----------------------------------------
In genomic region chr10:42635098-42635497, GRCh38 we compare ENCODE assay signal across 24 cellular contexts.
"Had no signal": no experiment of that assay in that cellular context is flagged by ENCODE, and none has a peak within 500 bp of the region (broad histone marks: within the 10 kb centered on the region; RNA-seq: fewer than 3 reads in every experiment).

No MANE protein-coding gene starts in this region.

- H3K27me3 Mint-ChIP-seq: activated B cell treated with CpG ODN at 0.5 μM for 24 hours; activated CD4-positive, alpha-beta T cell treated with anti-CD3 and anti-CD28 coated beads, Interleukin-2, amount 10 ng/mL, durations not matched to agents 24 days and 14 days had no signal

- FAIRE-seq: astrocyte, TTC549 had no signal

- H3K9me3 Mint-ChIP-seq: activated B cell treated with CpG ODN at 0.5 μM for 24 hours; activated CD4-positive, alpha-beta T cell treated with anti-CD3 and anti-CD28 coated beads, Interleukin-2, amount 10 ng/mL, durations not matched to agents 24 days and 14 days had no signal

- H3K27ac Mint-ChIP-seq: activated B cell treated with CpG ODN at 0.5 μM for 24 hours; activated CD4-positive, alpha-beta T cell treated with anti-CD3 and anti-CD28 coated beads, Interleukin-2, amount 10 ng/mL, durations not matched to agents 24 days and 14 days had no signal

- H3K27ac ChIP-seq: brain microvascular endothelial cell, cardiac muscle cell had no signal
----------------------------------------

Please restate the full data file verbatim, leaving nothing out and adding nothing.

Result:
In genomic region chr10:42635098-42635497, GRCh38 we compare ENCODE assay signal across 24 cellular contexts.
"Had no signal": no experiment of that assay in that cellular context is flagged by ENCODE, and none has a peak within 500 bp of the region (broad histone marks: within the 10 kb centered on the region; RNA-seq: fewer than 3 reads in every experiment).

No MANE protein-coding gene starts in this region.

- H3K27me3 Mint-ChIP-seq: activated B cell treated with CpG ODN at 0.5 μM for 24 hours; activated CD4-positive, alpha-beta T cell treated with anti-CD3 and anti-CD28 coated beads, Interleukin-2, amount 10 ng/mL, durations not matched to agents 24 days and 14 days had no signal

- FAIRE-seq: astrocyte, TTC549 had no signal

- H3K9me3 Mint-ChIP-seq: activated B cell treated with CpG ODN at 0.5 μM for 24 hours; activated CD4-positive, alpha-beta T cell treated with anti-CD3 and anti-CD28 coated beads, Interleukin-2, amount 10 ng/mL, durations not matched to agents 24 days and 14 days had no signal

- H3K27ac Mint-ChIP-seq: activated B cell treated with CpG ODN at 0.5 μM for 24 hours; activated CD4-positive, alpha-beta T cell treated with anti-CD3 and anti-CD28 coated beads, Interleukin-2, amount 10 ng/mL, durations not matched to agents 24 days and 14 days had no signal

- H3K27ac ChIP-seq: brain microvascular endothelial cell, cardiac muscle cell had no signal